Down 1-4 in the third set of the Madrid Open final, Simona Halep broke Maria Sharapova at love, then held, creating the possibility that the set was still quite competitive. But that would be the last game that Halep would win. Sharapova defeated her 1-6, 6-2, 6-3 to win her 31st tour title. With wins in both Stuttgart and Madrid, Sharapova has solidified herself as the woman to beat on clay (that still sounds so odd). At the same time, Halep remains a major threat to anyone who competes against her on clay (or on any surface).
Halep ran over Sharapova in the first set, attacking her from all angles and serving beautifully. It seemed obvious that the Romanian was in the Russian's head, but it was no surprise when the tables turned in the second set. I thought that Halep became too passive, and it wasn't until her situation appeared almost hopeless in the third set that she turned the aggression on "high" again. But it wasn't enough, and one hopes that Halep can use her loss today as a lesson in what happens if one backs off of offensive play too much--especially against the likes of Sharapova.
Sharapova converted 83% of break points; Halep converted only 40%. That's the most accurate match summary I can provide.
Before the trophy ceremony took place, there was a tribute to Dinara Safina, who retired this week. I was under the impression that Safina was going to present the winner's trophy, but that didn't happen. I think it would have been really nice if it had happened. Safina delivered her speech in Spanish, and I was able to follow very little of it. (Anyone who is fluent in Spanish, please feel free to provide comments.) 'Pova was a bit emotional in wishing Dinara well, thanking her for being a strong woman. She was also full of praise for her opponent.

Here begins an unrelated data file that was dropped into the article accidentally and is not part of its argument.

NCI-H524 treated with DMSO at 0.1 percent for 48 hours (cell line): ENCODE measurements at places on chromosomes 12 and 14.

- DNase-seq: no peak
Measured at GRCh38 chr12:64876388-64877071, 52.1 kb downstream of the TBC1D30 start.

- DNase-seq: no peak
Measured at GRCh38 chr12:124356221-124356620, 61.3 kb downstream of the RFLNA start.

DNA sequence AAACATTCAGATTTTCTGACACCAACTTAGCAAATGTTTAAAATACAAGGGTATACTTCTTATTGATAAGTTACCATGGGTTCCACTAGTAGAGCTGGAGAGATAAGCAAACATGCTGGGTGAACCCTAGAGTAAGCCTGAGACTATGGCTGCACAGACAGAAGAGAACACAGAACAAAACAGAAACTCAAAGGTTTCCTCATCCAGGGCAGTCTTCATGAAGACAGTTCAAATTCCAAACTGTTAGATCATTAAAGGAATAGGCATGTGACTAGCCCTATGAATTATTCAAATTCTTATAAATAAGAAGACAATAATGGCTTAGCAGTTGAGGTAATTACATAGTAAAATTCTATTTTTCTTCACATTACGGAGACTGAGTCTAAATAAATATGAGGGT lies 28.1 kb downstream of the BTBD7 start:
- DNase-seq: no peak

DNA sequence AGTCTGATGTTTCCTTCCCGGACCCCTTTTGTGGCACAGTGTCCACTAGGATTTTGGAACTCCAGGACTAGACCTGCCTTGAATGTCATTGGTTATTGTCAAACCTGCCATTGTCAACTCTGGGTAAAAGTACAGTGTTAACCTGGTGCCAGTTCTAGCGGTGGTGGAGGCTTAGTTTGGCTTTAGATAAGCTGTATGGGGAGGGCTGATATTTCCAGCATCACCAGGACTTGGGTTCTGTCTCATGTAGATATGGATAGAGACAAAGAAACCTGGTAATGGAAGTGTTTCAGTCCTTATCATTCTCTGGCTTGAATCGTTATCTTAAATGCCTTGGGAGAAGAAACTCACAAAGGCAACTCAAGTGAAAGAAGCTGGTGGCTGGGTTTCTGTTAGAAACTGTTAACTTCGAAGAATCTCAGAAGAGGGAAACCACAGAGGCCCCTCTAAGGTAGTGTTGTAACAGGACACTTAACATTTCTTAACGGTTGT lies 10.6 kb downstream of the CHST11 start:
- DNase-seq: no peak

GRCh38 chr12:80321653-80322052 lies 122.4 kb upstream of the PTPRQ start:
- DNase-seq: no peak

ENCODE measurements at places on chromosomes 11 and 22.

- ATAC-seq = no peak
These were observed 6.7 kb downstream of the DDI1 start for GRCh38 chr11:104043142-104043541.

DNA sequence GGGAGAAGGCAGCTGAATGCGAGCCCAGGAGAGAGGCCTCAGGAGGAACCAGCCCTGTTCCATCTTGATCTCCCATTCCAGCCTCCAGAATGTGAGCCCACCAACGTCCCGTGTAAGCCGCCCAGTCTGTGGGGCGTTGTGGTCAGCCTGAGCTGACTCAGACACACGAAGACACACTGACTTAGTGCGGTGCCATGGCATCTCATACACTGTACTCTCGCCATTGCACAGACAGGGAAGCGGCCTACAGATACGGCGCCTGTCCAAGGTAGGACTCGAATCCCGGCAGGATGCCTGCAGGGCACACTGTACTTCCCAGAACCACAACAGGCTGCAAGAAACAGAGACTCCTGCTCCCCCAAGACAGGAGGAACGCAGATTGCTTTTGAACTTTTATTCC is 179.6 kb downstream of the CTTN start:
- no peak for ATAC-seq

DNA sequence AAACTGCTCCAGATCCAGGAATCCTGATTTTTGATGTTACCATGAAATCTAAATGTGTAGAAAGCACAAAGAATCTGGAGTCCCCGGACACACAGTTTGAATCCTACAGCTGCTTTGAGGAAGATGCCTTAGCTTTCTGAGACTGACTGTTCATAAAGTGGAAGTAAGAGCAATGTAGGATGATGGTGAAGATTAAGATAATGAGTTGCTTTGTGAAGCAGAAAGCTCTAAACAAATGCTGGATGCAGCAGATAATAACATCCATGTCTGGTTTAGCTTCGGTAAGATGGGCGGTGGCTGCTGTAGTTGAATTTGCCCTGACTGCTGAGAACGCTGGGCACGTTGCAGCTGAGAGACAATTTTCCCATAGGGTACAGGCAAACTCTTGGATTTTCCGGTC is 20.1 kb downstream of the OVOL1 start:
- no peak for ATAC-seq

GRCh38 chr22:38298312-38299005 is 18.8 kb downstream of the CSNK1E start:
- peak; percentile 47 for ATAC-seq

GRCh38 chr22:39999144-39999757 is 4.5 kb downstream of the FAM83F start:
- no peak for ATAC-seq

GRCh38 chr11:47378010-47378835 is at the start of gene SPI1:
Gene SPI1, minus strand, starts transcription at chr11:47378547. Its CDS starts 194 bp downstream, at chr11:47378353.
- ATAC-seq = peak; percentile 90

I liked it that these two were in the final. I would like to have seen Halep win it, but I'm always glad to see Sharapova lift a trophy, so, for me, it was all good.
Tennis writers, commentators and editors/producers are driving me crazy (what else is new?). Please stop showing those "old" photos of Simona Halep. They pop up on tennis blogs, tennis sites and on television, and it isn't because there aren't plenty of more current ones to show. The WTA should have put a stop to this the moment it started occurring.
Also--tennis writers and commentators, here's a news flash: The USSR stopped existing in 1991. That was 23 years ago. Do you think you could stop referring to Ukraine as a Soviet province? It's inappropriate under any circumstance, but especially right now.
On to Rome. Ula Radwanska has fallen to Belinda Bencic in the
second round of qualifying. No surprise there. Julia Goerges and
Kristina Mladenovic were also both defeated in the second round of
qualifying. There are some really interesting first round match-ups in the draw:
Dominika Cibulkova vs. Camila Girogi
Belinda Bencic vs. Anastasia Pavlyuchenkova
Eugenie Bouchard vs. Francesca Schiavone
Sabine Lisicki vs. Samantha Stosur